How Drinking Water Benefits Your Overall Health

How Drinking Water Benefits Your Overall Health

Drinking enough water as the summer heat is upon us is important whether you’re playing sports, gardening or just sitting in the sun. When considering your body’s nutrition one of the most significant components is remembering to stay hydrated to maintain your overall health. Climate, physical activity and diet are all factors that might lead to a water deficit. 

Drinking fluids is crucial to staying healthy and maintaining the function of every system in your body, including the heart, brain, muscles and digestive system.

Water is an Essential Nutrient

The choices you make about food and nutrition impact your health and well-being. 

Water is considered one of the most essential nutrients because it is required in amounts that exceed the body’s ability to produce it.

Think of water like the transmission fluid in your car: When you’re well hydrated, the water inside and outside the cells of contracting muscles provides nutrients and removes waste efficiently so you perform better. Water helps muscles move more efficiently, lubricates joints and ensures your organs function properly. Water is critical for your heart health. Keeping the body hydrated helps the heart more easily pump blood through the blood vessels to the muscles.

Water is a major constituent of the body: 60-70% of your body weight is made up of water. Water moves throughout cell membranes from the blood to the lymph system, to the organs, and to the brain. Water is needed to transport vital nutrients like minerals, vitamins and amino acids to cells and extract waste from every cell.  Water also affects the efficiency of the nervous system and plays a role in cerebral blood flow.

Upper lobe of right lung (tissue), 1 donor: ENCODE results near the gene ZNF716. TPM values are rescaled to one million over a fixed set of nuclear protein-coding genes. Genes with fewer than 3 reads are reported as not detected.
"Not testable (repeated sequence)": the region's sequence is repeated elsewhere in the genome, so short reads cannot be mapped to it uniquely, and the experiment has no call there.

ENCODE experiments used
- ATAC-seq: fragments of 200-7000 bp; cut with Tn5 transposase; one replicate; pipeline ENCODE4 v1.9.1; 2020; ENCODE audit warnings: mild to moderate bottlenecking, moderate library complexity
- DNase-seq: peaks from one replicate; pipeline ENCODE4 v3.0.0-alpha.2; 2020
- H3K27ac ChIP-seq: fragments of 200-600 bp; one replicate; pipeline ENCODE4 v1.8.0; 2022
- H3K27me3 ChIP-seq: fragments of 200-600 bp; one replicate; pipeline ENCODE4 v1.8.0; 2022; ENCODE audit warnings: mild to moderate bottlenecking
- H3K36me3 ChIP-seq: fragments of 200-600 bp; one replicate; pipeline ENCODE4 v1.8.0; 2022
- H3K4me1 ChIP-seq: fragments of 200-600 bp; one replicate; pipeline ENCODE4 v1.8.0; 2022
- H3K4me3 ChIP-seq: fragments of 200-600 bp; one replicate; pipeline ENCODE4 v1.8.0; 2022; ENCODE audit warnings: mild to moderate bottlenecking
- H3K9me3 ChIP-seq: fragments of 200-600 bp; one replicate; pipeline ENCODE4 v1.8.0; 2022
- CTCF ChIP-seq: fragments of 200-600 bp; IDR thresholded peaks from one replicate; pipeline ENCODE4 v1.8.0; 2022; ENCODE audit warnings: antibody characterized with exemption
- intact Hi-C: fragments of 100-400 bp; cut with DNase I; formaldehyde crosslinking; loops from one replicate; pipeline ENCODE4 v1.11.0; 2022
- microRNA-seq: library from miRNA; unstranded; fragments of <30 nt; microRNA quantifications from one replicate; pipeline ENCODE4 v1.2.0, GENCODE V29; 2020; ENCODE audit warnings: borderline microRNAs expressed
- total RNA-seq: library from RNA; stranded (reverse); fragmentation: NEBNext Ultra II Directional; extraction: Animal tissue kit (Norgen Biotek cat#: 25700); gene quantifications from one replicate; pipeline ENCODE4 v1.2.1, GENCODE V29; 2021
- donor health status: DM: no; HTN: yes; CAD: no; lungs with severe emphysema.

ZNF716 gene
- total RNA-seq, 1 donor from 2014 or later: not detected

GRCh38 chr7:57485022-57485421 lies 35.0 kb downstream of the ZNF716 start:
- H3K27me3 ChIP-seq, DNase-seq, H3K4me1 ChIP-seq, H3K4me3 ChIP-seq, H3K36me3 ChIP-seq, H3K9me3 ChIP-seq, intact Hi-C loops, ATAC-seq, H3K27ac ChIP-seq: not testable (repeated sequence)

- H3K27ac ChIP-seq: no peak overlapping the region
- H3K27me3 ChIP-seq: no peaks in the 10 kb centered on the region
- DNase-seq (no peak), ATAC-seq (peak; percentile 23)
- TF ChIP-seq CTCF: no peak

Who is at Risk for Dehydration?

Dehydration is always a risk of disease and aging. As we age, the body’s mechanism for signaling thirst and distributing water to the cells becomes compromised. In the United States, dehydration is responsible for 1.8 million days of hospital care each year and costs more than $1 billion annually.

Those at an increased risk for dehydration include:

  • Young infants and elderly people are at greater risk for dehydration.
  • People with swallowing disorders caused by stroke, Parkinson’s disease, or dementia.
  • Patients with five or more chronic diseases and those taking five or more prescription medications.
  • People who are over 85 years old, are bedridden or obese, or experience diarrhea, vomiting, or excessive sweating.

Dehydration Health Risks

When an individual has long durations of dehydration, cells lose the ability to function properly and die, which can lead to degeneration and disease.  Dehydration can lead to poor circulation and blood flow, potentially leading to organ failure, kidney failure and high blood pressure.

Dehydration can affect consciousness and can induce speech incoherence, extremity weakness, and tachycardia (heart rate over 100 beats per minute).

Tips for Staying Hydrated

Once you have signs of thirst it’s likely you already are dehydrated. Other symptoms include fatigue, dizziness, headaches, eye strain, blurred vision, dry mouth or skin, and muscle cramps.  Losing electrolytes from dehydration caused by sweating, vomiting or diarrhea can result in muscle spasms throughout your body, including your stomach. 

Your body requires approximately 2 quarts or just under 2 liters of water per day. To maintain proper hydration,  adults are recommended to drink 6-8 glasses of water or fluids per day. 

Drink water first when you’re feeling hungry. True hunger will not be satisfied by drinking water. Some research suggests that drinking water can help you feel full and contribute to a healthy weight-loss plan. 

The skin pinch test is an easy way to tell if you need more water.

Here are some tips for incorporating more fluids into your diet:

  • Think Morning, Noon and Nighttime. Have water first thing in the morning and right before bed.
  • Drink water with every meal or snack at home or at a restaurant.
  • Drink water before, during or after a workout.
  • Consider limiting fluids that have a diuretic effect, including alcohol, caffeine, high protein drinks and hot liquids.
  • Consume foods with high water content, such as watermelon, oranges, cantaloupe, cucumber, celery, tomatoes, cabbage and spinach.
  • Use a straw.
  • Set a timer on your phone at specific intervals as a reminder to drink fluids.
  • Add lemon, lime, orange or cucumber slices, a splash of juice or water flavoring for flavor.
  • Line up cups on the counter to use throughout the day as a reminder.

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